Dr. Michael Gschwind is Chief Architect for AI and Heterogeneous Computing at the Huawei Silicon Valley Computing Lab.  He previously was Chief Engineer for Machine Learning and Deep Learning at IBM where he led the development of hardware/software integrated AI products.  At IBM, Dr. Gschwind created and launched PowerAI, IBM’s platform for Artificial intelligence, and Deep Learning at Scale (DL@S), IBM’s high performance AI project.  He also led the optimization of PowerAI for Watson workloads, and served as chief architect for the new-generation Linux environment supporting GPU accelerators. During his career, Dr. Gschwind has been a technical leader for IBM’s key transformational initiatives, leading the development of the OpenPOWER Hardware Architecture as well as the OpenPOWER Software Ecosystem, and served as a chief architect for several generations of Power, Blue Gene, and System z mainframes. As chief architect for the Cell BE, Dr. Gschwind created the first programmable numeric accelerator serving as chief architect for both hardware and software architecture.  He is the author of over 100 reviewed papers and a co-inventor of over 500 issued patents covering all aspects of computing system hardware and software.  In addition to his industry career, Dr. Gschwind has held faculty appointments at Princeton University and Technische Universität Wien. While at Technische Universität Wien, Dr. Gschwind invented neural network training and inference accelerators in the 1990s. Dr. Gschwind is a Fellow of the IEEE, an ACM Distinguished Speaker, and Chair of the ACM SIGMICRO Executive Committee.


MSc. Magaly Flores Armenta

CFE Networks Business Deputy Director, MEXICO

CFE within the Energy Reform Context

Last August, the CFE proudly celebrated 81 years of life, in which our country has profoundly changed, as has our company. This conference describes some data that show this profound transformation over time, during which the CFE has been an indisputable driver of economic and social development in Mexico. Now the company faces the challenge of transforming itself and being able to compete successfully in the new electricity market that has been created in Mexico, starting with the Energy Reform. The current structure of the CFE is described, as well as future challenges and opportunities.

About MSc. Flores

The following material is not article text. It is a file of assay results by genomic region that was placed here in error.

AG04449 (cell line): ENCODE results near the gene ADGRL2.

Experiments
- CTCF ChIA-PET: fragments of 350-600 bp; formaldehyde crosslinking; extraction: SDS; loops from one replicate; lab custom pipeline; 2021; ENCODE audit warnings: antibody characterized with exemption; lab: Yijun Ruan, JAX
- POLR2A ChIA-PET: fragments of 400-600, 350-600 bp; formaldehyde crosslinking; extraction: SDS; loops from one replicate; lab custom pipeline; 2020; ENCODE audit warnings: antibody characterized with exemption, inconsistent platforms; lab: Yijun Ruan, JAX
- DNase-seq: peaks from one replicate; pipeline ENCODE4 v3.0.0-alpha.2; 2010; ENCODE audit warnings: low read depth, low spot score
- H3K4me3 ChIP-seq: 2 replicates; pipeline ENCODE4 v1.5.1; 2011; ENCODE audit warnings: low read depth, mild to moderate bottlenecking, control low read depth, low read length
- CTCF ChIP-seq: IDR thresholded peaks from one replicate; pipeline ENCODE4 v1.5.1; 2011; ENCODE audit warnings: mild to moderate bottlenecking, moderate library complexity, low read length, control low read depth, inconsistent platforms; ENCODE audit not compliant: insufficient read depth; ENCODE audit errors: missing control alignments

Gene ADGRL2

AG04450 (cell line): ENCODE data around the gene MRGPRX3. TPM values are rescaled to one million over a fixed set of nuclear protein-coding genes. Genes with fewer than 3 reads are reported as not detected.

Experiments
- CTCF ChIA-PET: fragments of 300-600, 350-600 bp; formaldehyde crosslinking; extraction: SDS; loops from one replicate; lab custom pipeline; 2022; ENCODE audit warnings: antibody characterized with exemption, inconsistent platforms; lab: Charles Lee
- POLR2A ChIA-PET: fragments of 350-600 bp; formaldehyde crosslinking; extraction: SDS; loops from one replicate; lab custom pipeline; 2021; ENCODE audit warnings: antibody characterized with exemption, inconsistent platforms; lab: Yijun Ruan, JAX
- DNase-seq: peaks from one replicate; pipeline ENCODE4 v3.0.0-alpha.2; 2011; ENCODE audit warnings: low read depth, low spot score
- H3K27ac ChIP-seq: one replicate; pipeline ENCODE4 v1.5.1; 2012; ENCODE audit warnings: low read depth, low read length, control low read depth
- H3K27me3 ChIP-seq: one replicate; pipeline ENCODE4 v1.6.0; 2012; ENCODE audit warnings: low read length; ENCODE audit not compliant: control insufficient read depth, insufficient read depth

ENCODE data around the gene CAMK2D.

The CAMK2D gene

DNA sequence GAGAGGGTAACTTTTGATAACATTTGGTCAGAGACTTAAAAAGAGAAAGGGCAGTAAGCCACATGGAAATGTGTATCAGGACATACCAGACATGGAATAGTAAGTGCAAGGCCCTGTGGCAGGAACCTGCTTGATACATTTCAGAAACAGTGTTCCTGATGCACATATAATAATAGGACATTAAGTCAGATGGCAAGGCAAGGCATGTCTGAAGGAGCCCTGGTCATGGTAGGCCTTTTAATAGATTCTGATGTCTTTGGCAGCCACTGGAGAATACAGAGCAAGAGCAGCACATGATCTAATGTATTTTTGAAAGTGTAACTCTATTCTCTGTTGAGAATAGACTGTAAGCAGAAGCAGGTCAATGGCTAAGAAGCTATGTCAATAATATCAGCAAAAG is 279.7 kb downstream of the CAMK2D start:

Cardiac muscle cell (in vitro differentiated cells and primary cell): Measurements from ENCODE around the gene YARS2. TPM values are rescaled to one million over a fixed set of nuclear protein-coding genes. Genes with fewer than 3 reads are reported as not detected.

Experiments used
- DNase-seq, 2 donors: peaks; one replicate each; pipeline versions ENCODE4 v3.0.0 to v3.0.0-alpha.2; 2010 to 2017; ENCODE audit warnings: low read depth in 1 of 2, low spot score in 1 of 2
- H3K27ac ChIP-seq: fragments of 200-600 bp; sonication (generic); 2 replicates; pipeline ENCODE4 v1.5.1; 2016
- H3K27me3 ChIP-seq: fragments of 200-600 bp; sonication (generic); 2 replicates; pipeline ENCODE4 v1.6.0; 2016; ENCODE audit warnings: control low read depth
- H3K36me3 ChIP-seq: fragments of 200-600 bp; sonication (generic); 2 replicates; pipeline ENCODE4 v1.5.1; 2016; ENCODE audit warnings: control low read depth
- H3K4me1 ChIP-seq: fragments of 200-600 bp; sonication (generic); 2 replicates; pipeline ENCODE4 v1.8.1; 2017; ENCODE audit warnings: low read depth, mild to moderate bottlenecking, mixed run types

Magaly Flores Armenta is a chemical engineer graduated from the UMSNH, with a master’s degree in petroleum engineering from Heriot Watt University in Scotland, Diploma in Design of the Electricity and Energy Integration Markets and Diploma in Management Training at IPADE.

With more than 23 years of experience, with a strong knowledge on generation processes, the planning processes, evaluation and structure of projects and the interrelation that must exist between all areas for the achievement of them from conceptual engineering to the dispatch of energy and its commercialization.

She has extensive experience coordinating multidisciplinary working groups for studies and new infrastructure projects with renewable energies (geothermal, solar, wind and other non-conventional renewable energy sources). He has directed work teams for the development of the necessary engineering in civil, mechanical, and electrical matters and has the necessary knowledge for the electric interconnection processes of the generating plants towards the transition and distribution networks. She has experience in the analysis of public policy for the planning of electrical systems in order to locate viable generation projects and promoting the need to promote studies that allow evaluating the penetration level of intermittent energies in Mexico’s electricity system. to detect their effects on the operation of the networks in order to mitigate those adverse and contribute to a better planning of the development of the electrical system.

During 2015 and 2016, she coordinated the participation of the Generation area of ​​the CFE, in the first and second long-term auctions, convened by CENACE. In the latter, it was possible to place two long-term contracts for the sale of energy, power and clean energy certificates in the Wholesale Electricity Market.

She was appointed Manager of Geothermal Electric Projects in 2014, since she worked until the end of 2017, when she was appointed Deputy Director of Network Business of CFE, with responsibilities related to the planning and operation of the SEN.